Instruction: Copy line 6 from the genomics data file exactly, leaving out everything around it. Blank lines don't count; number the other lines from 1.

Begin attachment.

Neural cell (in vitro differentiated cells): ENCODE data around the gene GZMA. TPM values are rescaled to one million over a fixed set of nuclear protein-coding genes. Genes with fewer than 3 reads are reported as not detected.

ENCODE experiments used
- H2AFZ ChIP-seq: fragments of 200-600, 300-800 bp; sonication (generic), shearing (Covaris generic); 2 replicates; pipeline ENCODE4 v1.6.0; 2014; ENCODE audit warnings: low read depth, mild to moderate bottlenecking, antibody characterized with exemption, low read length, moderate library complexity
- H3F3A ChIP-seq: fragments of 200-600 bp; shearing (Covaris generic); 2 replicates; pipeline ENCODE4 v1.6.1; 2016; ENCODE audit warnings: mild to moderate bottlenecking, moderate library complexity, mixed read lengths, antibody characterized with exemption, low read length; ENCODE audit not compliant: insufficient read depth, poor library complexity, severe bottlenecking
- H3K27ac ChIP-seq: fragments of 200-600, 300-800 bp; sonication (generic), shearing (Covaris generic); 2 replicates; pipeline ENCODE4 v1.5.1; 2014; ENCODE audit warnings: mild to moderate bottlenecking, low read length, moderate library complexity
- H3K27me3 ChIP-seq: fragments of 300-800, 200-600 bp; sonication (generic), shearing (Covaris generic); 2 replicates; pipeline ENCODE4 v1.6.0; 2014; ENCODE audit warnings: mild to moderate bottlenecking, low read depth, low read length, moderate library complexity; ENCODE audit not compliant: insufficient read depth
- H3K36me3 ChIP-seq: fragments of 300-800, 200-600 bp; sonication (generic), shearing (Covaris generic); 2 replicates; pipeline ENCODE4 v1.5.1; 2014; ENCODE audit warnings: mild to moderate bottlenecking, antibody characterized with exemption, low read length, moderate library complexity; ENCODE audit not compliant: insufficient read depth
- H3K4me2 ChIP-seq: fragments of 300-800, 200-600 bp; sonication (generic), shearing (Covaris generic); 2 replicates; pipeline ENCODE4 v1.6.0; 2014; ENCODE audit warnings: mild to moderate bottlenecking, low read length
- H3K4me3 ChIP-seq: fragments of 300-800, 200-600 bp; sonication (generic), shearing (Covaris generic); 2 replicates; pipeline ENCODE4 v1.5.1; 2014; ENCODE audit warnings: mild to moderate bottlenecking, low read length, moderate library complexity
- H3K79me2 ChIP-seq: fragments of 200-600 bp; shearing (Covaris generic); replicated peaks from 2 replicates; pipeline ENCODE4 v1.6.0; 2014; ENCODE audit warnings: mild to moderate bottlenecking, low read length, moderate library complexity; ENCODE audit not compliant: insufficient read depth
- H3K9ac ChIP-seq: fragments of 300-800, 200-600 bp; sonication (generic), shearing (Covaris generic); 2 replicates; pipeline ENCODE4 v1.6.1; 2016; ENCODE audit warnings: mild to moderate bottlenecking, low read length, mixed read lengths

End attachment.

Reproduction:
- H3K27me3 ChIP-seq: fragments of 300-800, 200-600 bp; sonication (generic), shearing (Covaris generic); 2 replicates; pipeline ENCODE4 v1.6.0; 2014; ENCODE audit warnings: mild to moderate bottlenecking, low read depth, low read length, moderate library complexity; ENCODE audit not compliant: insufficient read depth